And don’t forget the perennial family favorite, pizza! This option is especially fun because kids can get in on the action by helping you make dough and add toppings. If there are some veggies they already like, encourage them to try one new topping each time you make a pizza together.

Tips For a Smoother Transition

When you start a healthy lifestyle, it’s natural to want to share it with everyone, especially your family. After all, you care about them and want them to get all the benefits you’re getting. But be prepared to accept the fact that they may not be ready to jump in all at once. More than likely, you’ll have to take things one meal at a time, using simple swaps to bring new foods to their plates.

veggies and herbsIt’s okay to be “sneaky” at first, especially with kids. Feel free to blend veggies into pasta sauce, use beans in brownies or call broccoli “little trees” as you stir it into their mac and cheese. Avoid labeling foods as “bad” or “good;” instead, set a positive example by treating yourself well and practicing healthy habits. The improvements your family sees in your well-being provide an incentive for them to make their own beneficial health choices. And if your kids watch you enjoying plant-based foods, they might be more inclined to ask for a taste.

Involve everyone in shopping and cooking when you make meatless dishes. This puts plant-based eating in the positive context of family togetherness and gives kids a chance to choose which new ingredients they want to try. It also helps make whole plant foods more fun and banishes the idea that they’re somehow going to be “deprived” if meat disappears from the menu.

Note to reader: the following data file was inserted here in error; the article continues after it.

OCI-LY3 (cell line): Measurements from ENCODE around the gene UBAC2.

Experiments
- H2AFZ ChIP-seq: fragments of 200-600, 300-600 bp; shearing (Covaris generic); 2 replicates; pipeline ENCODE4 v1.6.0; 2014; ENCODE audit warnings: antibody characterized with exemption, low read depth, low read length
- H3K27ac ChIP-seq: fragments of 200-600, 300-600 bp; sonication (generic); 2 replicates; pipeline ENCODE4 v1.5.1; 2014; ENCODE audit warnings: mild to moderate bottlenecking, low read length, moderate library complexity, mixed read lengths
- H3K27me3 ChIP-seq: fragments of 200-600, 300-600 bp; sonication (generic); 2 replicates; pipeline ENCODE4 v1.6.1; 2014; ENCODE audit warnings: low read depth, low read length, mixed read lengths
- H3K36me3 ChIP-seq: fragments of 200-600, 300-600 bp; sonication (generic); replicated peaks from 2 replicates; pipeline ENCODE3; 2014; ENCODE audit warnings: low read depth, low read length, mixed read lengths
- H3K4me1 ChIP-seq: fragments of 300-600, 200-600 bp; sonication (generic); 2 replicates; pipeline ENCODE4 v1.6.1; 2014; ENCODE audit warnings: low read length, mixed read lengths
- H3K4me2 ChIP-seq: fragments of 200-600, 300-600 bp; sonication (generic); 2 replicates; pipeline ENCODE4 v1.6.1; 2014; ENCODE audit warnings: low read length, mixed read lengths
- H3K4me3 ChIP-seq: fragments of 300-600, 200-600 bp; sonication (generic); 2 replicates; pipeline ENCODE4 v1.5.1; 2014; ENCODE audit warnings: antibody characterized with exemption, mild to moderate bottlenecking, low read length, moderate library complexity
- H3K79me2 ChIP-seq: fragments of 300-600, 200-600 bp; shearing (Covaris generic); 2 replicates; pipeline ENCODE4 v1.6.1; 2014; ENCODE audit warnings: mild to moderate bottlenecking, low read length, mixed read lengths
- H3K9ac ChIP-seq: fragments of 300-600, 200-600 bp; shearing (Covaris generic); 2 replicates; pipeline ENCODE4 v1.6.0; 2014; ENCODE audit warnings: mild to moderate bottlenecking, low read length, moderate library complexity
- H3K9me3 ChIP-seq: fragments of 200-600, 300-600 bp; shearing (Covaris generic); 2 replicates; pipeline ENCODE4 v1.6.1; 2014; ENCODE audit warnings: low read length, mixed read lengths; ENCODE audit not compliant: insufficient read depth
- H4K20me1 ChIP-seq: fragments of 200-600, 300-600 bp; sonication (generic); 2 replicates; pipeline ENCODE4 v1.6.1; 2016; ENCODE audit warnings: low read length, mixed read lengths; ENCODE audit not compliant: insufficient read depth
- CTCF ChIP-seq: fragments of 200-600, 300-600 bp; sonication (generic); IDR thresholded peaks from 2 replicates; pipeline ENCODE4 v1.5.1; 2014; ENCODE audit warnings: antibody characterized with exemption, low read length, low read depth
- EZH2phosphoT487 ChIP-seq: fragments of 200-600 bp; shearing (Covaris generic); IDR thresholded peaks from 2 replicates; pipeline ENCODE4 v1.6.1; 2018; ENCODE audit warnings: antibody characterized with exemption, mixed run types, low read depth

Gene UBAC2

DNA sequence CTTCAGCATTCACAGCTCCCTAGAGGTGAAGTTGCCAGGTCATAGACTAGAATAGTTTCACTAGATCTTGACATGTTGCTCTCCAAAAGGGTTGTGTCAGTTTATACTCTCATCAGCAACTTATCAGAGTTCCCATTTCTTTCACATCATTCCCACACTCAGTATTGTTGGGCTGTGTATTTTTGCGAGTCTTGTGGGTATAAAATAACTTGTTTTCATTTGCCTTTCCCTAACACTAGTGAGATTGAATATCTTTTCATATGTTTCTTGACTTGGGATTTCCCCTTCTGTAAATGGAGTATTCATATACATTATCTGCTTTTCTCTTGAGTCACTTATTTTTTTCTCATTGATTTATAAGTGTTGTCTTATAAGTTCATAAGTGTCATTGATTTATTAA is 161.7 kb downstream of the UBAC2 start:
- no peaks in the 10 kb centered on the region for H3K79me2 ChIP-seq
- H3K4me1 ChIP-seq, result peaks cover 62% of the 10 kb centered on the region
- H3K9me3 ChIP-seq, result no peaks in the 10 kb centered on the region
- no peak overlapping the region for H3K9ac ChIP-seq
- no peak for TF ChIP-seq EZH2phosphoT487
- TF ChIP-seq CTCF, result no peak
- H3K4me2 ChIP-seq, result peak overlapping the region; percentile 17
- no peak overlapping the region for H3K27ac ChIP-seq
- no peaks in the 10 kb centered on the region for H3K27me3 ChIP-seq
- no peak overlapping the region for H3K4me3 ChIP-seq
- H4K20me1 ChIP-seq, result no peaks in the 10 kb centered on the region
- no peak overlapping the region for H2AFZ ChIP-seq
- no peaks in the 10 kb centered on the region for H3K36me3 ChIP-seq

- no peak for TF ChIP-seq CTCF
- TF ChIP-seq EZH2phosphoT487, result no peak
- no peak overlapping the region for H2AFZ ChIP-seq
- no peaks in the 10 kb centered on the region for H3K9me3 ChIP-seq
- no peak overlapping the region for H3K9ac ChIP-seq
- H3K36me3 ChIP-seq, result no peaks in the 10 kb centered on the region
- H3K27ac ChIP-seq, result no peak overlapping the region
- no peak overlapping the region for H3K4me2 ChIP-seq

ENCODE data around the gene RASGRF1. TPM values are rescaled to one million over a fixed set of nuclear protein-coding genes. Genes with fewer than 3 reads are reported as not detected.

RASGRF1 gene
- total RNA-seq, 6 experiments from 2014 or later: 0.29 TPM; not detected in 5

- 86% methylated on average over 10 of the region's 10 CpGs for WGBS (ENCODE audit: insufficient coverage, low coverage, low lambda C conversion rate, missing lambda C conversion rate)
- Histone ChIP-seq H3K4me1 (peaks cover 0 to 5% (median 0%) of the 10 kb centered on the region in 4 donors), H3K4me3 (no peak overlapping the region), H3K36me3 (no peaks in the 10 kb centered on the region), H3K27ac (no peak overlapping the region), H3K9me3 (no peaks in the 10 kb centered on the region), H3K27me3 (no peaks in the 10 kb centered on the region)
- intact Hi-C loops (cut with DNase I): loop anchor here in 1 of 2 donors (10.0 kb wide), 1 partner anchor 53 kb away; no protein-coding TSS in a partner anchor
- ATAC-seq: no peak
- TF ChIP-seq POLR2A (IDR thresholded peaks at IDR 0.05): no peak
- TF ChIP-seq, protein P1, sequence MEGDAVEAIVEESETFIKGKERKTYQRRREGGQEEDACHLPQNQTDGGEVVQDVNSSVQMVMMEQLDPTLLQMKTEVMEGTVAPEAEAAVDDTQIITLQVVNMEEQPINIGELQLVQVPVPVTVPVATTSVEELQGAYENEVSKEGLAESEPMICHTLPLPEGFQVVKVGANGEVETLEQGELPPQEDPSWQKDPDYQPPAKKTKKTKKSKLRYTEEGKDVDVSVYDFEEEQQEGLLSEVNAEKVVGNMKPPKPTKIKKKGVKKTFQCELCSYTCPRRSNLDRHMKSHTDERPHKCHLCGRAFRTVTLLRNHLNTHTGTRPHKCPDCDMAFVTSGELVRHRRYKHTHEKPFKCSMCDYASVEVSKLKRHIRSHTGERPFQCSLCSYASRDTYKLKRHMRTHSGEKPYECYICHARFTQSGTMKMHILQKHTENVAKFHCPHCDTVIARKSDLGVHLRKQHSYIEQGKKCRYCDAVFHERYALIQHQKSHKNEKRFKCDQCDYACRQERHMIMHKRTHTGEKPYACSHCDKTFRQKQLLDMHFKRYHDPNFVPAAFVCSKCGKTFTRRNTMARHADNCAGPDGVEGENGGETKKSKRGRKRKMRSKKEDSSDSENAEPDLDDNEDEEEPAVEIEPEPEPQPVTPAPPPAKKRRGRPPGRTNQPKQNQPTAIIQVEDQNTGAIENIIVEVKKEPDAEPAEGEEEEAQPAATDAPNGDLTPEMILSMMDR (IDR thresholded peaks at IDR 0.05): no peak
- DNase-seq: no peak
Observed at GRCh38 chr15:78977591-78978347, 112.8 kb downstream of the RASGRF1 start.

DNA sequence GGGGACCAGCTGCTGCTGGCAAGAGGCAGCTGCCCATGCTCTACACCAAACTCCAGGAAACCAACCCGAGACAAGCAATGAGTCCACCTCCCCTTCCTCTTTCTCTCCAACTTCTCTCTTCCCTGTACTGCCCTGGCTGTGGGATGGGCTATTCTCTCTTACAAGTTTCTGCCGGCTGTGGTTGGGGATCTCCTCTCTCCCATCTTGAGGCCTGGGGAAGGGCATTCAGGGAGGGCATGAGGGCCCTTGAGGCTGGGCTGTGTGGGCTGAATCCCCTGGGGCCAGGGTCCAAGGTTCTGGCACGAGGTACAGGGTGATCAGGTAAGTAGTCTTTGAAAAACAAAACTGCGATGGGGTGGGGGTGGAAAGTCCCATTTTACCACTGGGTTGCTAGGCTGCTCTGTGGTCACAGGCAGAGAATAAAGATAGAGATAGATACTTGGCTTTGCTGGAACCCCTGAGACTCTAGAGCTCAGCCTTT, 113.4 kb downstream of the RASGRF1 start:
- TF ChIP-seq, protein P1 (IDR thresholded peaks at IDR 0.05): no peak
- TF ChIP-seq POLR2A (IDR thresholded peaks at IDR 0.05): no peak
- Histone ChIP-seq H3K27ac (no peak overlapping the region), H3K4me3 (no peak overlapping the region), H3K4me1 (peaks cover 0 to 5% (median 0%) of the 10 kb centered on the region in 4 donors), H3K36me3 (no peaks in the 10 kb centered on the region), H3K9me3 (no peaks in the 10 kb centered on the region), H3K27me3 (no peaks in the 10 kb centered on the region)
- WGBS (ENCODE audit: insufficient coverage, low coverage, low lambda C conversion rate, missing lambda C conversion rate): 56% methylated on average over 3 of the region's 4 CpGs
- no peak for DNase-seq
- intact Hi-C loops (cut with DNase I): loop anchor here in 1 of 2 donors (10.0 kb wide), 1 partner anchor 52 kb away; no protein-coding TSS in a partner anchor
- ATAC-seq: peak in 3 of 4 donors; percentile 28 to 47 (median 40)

In the end, it isn’t about whether your family dives into a plant-based lifestyle headfirst or not. Meals should be a time for spending quality time together, and serving healthy meatless meals with flavors everyone enjoys is just one way to show you care. Remember to be patient — it can take a while for everyone to get used to plant-based eating, and some of your family members may never get there. Keep your health goals in mind, and respect where everyone is in their own journey toward eating and living better.

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What is Sugar Doing to Kids? Focus on Albany Asks Quantum Vegan and Barbara Swanson

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Last Friday (February 12th), I returned to the Focus on Albany show along with author and consultant Barbara Swanson to chat with host Cynthia Pooler about the harmful effects of refined sugar consumption on children. Barbara Swanson has appeared on the show previously to discuss the health implications of sugar in general, and it was a pleasure to be able to share air time with her and offer valuable information for parents, teachers and others who work with children.

You can listen to the show here:

We managed to fit a lot into a half-hour episode! Some questions that were addressed include:

  • Just what does sugar do to kids?
  • Why does sugar seem to be so addictive?
  • Is sugar responsible for childhood hyperactivity?
  • What factors are affecting families’ abilities to enjoy nourishing foods?
  • What does it feel like to “break free” from sugar?

Barbara and I will be back on Focus on Albany in the future to address even more about this and other issues raised during the show. If there are any questions you’d like us to answer, please share them in the comments!

You can connect with Barbara Swanson on Facebook and find Focus on Albany on Blog Talk Radio, Facebook, Twitter and iTunes. And of course, you can always follow me on Facebook, Twitter, Pinterest, and Instagram!